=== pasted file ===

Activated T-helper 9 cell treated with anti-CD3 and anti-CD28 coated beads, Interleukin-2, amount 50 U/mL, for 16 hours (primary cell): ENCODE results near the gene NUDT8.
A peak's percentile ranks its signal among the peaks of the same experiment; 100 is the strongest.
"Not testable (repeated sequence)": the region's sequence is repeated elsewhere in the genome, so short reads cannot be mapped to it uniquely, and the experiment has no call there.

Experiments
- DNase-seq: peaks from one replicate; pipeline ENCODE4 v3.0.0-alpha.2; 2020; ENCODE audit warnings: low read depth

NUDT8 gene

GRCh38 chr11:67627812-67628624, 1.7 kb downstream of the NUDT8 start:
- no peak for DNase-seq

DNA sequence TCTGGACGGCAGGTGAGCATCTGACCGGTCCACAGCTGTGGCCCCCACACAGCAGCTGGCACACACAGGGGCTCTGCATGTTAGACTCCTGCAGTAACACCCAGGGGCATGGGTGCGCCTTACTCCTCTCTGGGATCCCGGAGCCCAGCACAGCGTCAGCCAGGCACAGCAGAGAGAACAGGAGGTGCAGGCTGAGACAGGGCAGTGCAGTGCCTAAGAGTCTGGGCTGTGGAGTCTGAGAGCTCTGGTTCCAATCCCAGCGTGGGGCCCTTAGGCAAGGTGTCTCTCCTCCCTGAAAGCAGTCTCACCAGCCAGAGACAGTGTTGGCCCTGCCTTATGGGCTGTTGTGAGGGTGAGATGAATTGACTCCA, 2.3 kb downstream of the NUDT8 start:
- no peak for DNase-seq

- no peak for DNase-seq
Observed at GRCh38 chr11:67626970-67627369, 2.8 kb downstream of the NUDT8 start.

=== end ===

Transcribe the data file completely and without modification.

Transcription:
Activated T-helper 9 cell treated with anti-CD3 and anti-CD28 coated beads, Interleukin-2, amount 50 U/mL, for 16 hours (primary cell): ENCODE results near the gene NUDT8.
A peak's percentile ranks its signal among the peaks of the same experiment; 100 is the strongest.
"Not testable (repeated sequence)": the region's sequence is repeated elsewhere in the genome, so short reads cannot be mapped to it uniquely, and the experiment has no call there.

Experiments
- DNase-seq: peaks from one replicate; pipeline ENCODE4 v3.0.0-alpha.2; 2020; ENCODE audit warnings: low read depth

NUDT8 gene

GRCh38 chr11:67627812-67628624, 1.7 kb downstream of the NUDT8 start:
- no peak for DNase-seq

DNA sequence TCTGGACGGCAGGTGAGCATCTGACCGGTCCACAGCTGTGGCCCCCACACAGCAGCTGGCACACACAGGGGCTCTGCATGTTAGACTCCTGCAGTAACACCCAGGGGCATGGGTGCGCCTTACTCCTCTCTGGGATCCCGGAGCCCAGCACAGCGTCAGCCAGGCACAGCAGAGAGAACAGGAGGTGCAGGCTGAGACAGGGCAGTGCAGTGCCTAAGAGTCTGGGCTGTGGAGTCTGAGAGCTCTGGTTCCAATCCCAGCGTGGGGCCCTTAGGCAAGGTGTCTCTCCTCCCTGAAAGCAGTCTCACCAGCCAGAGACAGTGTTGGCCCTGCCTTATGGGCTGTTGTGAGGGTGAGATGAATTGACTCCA, 2.3 kb downstream of the NUDT8 start:
- no peak for DNase-seq

- no peak for DNase-seq
Observed at GRCh38 chr11:67626970-67627369, 2.8 kb downstream of the NUDT8 start.